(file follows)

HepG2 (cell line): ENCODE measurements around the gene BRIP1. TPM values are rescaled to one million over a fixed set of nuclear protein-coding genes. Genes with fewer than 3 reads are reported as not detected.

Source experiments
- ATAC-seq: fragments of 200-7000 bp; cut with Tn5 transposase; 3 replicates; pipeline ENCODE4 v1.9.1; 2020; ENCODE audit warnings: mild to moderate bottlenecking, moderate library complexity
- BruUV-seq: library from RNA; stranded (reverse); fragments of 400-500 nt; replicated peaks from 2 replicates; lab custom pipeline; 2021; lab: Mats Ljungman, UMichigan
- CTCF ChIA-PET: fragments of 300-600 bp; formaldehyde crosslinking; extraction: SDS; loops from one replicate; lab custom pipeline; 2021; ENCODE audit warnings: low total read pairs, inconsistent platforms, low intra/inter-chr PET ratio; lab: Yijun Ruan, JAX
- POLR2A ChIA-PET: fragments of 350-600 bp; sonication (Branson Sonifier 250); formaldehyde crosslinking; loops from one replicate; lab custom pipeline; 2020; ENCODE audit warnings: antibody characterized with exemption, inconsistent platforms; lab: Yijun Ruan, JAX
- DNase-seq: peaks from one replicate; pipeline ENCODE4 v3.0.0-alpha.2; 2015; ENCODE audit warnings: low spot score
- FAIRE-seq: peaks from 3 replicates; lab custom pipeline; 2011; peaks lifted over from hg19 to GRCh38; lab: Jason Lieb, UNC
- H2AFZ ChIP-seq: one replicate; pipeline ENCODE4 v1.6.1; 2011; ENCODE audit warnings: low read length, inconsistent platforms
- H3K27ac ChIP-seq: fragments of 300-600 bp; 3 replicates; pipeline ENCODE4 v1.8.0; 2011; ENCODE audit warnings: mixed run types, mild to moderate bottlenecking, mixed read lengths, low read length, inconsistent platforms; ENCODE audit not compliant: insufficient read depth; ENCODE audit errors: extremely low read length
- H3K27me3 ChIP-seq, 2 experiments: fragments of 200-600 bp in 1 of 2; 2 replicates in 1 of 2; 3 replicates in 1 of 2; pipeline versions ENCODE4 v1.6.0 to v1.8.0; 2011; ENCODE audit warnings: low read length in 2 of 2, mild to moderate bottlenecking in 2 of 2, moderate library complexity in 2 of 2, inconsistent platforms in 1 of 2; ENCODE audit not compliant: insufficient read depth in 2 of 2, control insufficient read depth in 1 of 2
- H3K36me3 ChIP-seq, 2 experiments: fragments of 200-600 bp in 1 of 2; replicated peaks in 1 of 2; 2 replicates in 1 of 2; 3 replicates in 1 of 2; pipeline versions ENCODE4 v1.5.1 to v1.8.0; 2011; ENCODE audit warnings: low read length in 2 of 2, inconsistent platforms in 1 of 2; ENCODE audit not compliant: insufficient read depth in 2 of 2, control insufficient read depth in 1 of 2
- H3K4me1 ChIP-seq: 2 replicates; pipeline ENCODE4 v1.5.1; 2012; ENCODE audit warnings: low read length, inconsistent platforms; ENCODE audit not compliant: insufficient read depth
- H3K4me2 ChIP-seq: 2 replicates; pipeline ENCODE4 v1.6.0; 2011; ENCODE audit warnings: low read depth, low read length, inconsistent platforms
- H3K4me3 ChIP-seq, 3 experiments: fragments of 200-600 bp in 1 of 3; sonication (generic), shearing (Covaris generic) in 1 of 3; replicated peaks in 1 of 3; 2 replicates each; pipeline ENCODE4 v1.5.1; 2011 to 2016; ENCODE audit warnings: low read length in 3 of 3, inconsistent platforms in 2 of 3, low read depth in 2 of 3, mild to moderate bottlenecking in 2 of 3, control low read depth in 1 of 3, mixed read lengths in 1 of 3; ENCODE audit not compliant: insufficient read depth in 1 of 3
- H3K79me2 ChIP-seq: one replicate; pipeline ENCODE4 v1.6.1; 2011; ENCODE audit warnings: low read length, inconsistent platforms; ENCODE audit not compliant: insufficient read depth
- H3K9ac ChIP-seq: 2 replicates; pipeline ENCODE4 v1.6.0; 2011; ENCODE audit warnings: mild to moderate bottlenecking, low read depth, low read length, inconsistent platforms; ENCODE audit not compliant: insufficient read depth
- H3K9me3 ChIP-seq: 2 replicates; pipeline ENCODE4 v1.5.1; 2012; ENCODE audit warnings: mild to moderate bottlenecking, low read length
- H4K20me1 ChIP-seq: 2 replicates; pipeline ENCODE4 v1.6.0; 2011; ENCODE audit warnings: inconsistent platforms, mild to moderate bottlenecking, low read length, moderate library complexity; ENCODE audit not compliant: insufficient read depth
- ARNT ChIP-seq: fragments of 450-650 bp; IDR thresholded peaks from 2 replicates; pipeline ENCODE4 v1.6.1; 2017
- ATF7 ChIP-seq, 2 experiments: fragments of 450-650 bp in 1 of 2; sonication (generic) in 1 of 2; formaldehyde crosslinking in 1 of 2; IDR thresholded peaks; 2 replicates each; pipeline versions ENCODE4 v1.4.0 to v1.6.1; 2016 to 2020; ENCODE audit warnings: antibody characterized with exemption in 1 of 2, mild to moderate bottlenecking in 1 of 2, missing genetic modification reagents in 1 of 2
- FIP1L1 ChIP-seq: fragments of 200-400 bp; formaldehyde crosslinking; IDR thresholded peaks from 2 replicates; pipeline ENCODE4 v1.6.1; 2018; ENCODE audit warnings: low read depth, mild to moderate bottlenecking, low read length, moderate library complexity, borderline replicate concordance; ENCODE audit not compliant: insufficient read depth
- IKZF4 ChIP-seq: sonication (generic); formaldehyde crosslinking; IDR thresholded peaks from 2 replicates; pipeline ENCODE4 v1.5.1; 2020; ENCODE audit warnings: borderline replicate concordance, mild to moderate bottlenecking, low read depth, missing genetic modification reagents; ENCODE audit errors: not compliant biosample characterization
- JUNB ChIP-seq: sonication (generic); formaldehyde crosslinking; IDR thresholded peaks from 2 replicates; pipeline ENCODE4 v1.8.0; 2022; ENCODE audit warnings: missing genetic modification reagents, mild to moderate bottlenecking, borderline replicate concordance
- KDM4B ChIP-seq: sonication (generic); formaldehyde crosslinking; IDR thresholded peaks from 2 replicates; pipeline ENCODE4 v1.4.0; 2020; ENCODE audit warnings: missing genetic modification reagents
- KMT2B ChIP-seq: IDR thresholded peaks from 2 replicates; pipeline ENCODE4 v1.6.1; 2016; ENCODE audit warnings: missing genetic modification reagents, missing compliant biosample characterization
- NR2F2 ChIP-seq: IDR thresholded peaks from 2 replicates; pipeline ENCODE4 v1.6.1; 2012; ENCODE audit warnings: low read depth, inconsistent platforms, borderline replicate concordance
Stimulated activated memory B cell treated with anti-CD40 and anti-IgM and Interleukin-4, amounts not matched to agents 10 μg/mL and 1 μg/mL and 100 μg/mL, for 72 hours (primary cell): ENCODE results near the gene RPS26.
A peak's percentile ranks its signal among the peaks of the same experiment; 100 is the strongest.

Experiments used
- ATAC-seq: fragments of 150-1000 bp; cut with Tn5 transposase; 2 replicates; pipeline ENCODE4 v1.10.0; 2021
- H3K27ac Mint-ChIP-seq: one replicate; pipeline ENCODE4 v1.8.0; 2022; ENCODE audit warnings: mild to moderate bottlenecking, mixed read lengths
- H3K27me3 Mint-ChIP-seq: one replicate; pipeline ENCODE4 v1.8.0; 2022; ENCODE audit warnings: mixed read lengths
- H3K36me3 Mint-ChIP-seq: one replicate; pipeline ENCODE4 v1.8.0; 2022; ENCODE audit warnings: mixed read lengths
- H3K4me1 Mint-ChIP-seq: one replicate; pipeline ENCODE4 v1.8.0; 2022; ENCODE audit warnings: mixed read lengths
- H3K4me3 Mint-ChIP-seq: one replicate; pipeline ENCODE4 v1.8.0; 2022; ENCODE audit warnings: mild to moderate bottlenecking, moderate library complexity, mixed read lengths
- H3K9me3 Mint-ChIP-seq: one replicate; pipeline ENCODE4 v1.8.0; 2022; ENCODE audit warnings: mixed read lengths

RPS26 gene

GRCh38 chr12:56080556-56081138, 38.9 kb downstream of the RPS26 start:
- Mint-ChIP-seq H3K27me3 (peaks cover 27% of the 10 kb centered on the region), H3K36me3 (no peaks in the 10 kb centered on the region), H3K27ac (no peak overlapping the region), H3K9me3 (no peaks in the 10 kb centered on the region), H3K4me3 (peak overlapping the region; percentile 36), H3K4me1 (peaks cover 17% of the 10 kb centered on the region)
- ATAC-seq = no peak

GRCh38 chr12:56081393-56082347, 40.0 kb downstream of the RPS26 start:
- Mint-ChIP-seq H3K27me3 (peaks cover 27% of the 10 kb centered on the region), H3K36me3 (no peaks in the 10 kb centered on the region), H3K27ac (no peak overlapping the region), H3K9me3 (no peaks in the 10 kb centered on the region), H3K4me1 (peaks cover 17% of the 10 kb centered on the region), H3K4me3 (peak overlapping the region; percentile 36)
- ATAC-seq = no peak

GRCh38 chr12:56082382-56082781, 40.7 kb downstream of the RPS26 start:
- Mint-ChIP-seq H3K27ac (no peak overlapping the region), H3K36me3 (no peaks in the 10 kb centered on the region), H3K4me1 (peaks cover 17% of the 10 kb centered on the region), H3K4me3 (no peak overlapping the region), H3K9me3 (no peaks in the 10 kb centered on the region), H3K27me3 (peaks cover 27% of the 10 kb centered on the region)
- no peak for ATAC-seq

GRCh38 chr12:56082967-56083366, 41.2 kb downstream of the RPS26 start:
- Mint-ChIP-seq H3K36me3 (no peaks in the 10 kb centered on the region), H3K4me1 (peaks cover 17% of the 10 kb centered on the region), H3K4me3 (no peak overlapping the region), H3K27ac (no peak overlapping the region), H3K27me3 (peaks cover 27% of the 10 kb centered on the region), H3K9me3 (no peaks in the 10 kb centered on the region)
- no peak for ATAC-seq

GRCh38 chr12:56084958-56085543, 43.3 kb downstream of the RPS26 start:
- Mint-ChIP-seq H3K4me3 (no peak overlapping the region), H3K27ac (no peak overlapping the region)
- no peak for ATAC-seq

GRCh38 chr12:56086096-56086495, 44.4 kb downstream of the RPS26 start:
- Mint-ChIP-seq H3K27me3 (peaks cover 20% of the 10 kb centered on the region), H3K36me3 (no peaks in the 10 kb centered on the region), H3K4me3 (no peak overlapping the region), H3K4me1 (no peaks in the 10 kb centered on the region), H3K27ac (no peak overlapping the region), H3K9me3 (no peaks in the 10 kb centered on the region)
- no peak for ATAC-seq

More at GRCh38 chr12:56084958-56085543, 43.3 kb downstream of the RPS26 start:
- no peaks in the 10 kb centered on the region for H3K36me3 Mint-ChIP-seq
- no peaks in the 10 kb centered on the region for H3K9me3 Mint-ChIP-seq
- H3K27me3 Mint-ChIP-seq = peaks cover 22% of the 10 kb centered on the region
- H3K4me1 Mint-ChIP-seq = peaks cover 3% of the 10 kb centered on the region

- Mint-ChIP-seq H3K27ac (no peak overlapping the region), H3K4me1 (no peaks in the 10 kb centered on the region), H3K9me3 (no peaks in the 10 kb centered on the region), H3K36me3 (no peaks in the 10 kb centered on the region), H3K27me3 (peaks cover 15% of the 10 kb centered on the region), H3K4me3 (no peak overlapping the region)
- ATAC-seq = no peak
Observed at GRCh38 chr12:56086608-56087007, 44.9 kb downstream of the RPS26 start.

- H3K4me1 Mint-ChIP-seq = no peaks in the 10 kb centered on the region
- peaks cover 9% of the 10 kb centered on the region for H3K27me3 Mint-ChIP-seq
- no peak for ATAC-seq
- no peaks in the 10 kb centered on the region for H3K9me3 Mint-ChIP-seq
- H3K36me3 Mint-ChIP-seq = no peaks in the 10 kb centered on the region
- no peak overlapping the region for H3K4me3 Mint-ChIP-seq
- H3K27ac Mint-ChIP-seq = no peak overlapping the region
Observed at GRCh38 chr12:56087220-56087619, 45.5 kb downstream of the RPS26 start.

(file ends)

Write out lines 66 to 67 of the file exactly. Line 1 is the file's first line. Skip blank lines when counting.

- peaks cover 9% of the 10 kb centered on the region for H3K27me3 Mint-ChIP-seq
- no peak for ATAC-seq